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Jersey to launch national PANTS campaign and Helpline

09 April 2018

A ground-breaking campaign to help keep children safe from abuse is being officially launched in Jersey this week. 

The national PANTS campaign, which features Pantosaurus the animated dinosaur, to get parents talking to their children about sexual abuse, as well as a new Helpline, will be launched on Friday 13 April.

The campaign will be run by the Jersey Safeguarding Partnership Board in partnership with the NSPCC and partners throughout the States of Jersey.

The joint campaign aims to protect children from sexual abuse by encouraging parents, carers and professionals to have conversations with children in an age-appropriate way about how to stay safe from sexual abuse.

The year-long PANTS campaign will be launched at a children’s event taking place at Tamba Park, on Friday 13 April at 10am – 2pm, as well as the new Helpline project which aims to provide more localised support to any member of the public or any professional/practitioner.

Meet Pantosaurus

Pantosaurus is flying into Jersey from the UK to attend the launch of the event at Tamba Park and further public events are being organised during this year-long campaign as well as raising awareness in schools and nurseries around the Island.

The pants-wearing dinosaur is on a mission to keep every child in Jersey safe and help parents talk to their children about difficult and sensitive subjects by promoting the PANTS rule - Privates are private, Always remember your body belongs to you, No means no, Talk about secrets that upset you and Speak up – someone can help. 

On the same day details of the new Helpline will be revealed. The Jersey Safeguarding Partnership Board, in partnership with the NSPCC has developed the existing national Helpline to offer a more Jersey-focused response.

24/7 Free Helpline

For the first time, trained staff will be available 24/7 via phone and online, and will have access to a wealth of local information, allowing a greater level of community signposting. The Helpline is free to call from Jersey and callers can remain anonymous if they wish.

The aim is to encourage more people to contact the Helpline at the earliest opportunity to explore any concerns they may have about a child’s safety or wellbeing or to ask for advice and support.

Further events planned

A week later, on 20 April, there will be a professional’s launch, repeated in the morning and afternoon, at the Town Hall St Helier, where guest speakers will be speaking about child sexual abuse.

Booking is available through Safeguarding Partnership Board Jersey and is free and open to any professional working with children.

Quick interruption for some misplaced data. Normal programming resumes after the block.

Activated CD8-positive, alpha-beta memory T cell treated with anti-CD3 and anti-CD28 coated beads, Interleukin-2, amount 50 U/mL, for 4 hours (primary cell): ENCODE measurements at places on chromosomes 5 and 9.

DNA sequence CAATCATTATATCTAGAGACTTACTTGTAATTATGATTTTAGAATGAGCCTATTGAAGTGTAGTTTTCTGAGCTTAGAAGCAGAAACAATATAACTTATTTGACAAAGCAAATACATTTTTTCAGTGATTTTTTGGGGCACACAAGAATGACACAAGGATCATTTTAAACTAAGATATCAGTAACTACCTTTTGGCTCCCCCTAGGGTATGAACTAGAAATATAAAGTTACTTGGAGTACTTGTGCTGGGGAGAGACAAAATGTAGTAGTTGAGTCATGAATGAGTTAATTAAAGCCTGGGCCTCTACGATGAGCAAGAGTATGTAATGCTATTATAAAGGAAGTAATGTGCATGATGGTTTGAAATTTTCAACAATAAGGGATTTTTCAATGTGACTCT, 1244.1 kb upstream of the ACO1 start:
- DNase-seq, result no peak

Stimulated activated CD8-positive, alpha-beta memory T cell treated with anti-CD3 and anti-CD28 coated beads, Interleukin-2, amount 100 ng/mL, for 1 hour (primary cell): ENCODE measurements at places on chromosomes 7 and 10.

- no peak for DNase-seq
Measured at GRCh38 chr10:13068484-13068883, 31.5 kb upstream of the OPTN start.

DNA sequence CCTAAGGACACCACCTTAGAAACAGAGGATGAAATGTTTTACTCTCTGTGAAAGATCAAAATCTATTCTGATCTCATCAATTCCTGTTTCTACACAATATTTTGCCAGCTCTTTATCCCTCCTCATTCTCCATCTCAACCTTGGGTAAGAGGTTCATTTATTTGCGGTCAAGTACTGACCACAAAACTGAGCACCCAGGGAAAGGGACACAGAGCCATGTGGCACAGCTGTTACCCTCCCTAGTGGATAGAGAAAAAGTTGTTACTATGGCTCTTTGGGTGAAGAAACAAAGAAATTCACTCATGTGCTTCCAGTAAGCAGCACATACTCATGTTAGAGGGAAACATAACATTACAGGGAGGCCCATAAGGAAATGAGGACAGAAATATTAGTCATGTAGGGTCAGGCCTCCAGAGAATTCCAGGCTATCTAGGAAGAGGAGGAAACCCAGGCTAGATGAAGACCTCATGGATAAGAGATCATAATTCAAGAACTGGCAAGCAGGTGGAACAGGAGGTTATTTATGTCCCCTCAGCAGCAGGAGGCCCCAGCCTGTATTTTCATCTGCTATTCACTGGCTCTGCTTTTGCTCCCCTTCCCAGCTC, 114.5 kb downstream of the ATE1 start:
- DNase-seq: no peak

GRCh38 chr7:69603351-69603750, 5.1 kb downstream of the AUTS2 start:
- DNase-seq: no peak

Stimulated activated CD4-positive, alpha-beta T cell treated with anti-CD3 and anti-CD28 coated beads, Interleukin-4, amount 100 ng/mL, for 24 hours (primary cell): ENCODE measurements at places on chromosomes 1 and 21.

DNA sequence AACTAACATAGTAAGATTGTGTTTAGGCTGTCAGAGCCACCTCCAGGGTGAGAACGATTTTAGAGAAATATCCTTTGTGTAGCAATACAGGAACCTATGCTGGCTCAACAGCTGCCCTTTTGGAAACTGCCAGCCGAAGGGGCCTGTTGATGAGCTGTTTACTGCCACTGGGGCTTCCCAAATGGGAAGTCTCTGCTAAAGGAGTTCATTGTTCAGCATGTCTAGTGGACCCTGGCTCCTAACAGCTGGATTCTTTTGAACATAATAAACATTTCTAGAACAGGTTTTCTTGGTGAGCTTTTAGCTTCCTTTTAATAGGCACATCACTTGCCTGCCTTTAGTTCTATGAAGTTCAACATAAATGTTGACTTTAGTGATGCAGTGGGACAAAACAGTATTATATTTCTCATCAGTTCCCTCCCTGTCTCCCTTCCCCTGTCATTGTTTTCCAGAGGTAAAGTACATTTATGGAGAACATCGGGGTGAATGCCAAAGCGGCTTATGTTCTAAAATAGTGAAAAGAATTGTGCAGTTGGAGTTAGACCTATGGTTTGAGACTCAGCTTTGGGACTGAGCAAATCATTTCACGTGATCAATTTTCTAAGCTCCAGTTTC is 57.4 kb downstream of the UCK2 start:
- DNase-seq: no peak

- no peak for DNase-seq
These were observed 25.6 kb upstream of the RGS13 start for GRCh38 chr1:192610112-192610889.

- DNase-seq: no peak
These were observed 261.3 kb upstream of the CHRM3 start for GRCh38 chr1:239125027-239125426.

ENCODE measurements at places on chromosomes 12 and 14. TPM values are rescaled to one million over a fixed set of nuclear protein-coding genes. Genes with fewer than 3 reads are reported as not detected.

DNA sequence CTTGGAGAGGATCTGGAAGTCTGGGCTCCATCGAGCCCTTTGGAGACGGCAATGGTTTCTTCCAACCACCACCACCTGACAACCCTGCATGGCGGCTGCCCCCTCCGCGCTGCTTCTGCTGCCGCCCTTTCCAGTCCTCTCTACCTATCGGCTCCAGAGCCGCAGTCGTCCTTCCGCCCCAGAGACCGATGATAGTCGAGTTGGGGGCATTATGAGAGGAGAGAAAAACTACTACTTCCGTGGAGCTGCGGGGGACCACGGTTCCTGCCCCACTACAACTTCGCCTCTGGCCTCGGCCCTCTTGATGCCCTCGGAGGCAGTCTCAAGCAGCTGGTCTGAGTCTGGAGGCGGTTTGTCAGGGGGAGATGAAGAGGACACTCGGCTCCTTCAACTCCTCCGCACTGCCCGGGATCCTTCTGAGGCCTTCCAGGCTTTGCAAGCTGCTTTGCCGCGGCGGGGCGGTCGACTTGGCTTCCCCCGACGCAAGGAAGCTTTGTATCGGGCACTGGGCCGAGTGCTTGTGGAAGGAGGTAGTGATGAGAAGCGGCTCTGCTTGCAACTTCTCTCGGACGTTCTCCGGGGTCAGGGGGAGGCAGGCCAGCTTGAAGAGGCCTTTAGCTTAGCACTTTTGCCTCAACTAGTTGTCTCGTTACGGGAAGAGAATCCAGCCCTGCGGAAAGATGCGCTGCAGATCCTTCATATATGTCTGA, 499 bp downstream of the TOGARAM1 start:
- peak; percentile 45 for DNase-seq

NSPCC Jersey Service Centre Manager, Jacky Moon said: “Most parents now recognise that they need to speak to their young children about the dangers they may face from sexual abuse, both in the online and real world, as they grow up.
“However, the reality of having these conversations can be both daunting and very uncomfortable. That is why the NSPCC has created PANTS and continues to develop new ways for Pantosaurus to help young children to learn about how to stay safe from sexual abuse.” 

Glenys Johnston, Chair of Jersey’s Safeguarding Partnership Board added: “We are delighted to be working with the NSPCC to bring the PANTS campaign to Jersey.
We all have a role to play in protecting children and young people from child abuse and neglect. We are hoping that by promoting and supporting the NSPCC’s Helpline in Jersey, we will be able to help children and families earlier before problems escalate.”


The PANTS campaign is designed to teach children that their body belongs to them, they have the right to say no and to tell someone they trust if they’re ever worried about anything.

The full version of the ‘Pantosaurus’ animation is available online at

The PANTS campaign, has already helped over 400,000 parents throughout the UK talk to their children about sexual abuse since it launched three years ago.

The catchy animation, made by Aardman, creators of Morph, Wallace & Gromit and Shaun the Sheep, which features dinosaurs explaining how to stay safe from abuse, will be launched throughout Jersey as part of a year-long campaign

The film is aimed at four to eight-year-olds as talking to children about staying safe is most effective when taught at an early age.

 Watch PANTS video

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